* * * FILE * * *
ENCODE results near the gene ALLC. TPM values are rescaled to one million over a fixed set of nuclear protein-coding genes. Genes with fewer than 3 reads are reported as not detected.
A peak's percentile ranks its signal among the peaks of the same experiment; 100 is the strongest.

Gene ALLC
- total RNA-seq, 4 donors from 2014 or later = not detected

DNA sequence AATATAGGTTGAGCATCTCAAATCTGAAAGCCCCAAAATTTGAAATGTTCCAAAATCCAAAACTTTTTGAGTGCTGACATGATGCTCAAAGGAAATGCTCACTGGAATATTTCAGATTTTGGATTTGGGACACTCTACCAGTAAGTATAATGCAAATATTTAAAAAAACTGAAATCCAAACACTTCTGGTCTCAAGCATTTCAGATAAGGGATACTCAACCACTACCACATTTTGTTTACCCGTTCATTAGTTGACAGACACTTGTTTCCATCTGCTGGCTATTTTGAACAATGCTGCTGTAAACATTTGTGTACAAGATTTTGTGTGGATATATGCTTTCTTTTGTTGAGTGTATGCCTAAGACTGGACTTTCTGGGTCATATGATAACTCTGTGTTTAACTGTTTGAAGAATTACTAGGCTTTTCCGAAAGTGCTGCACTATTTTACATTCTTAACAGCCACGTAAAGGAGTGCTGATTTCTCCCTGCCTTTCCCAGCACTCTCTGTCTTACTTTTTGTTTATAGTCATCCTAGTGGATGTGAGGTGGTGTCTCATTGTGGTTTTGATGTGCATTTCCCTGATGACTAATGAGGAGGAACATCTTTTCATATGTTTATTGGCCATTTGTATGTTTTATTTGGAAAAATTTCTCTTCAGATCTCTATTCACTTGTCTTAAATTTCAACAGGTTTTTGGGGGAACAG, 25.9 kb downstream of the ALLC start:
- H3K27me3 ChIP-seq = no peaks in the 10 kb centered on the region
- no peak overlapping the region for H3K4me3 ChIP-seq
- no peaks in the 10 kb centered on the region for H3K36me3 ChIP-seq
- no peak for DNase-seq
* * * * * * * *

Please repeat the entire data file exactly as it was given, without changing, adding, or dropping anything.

ENCODE results near the gene ALLC. TPM values are rescaled to one million over a fixed set of nuclear protein-coding genes. Genes with fewer than 3 reads are reported as not detected.
A peak's percentile ranks its signal among the peaks of the same experiment; 100 is the strongest.

Gene ALLC
- total RNA-seq, 4 donors from 2014 or later = not detected

DNA sequence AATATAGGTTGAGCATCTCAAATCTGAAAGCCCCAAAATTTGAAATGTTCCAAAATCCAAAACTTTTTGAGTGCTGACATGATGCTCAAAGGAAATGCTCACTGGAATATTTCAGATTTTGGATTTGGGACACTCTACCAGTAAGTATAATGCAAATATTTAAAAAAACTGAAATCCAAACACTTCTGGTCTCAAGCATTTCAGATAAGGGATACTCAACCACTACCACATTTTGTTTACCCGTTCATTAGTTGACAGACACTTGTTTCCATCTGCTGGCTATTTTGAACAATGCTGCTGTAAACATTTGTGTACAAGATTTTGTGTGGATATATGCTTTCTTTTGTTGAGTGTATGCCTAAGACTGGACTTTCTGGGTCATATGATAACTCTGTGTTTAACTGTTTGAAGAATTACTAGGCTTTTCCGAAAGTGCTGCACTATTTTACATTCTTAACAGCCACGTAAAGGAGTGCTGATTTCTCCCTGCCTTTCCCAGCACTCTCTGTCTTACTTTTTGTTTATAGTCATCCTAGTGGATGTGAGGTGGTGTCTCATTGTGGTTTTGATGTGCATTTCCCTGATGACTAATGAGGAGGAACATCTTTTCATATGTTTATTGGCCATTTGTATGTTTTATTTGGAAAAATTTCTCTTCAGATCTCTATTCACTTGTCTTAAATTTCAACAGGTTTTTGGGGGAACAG, 25.9 kb downstream of the ALLC start:
- H3K27me3 ChIP-seq = no peaks in the 10 kb centered on the region
- no peak overlapping the region for H3K4me3 ChIP-seq
- no peaks in the 10 kb centered on the region for H3K36me3 ChIP-seq
- no peak for DNase-seq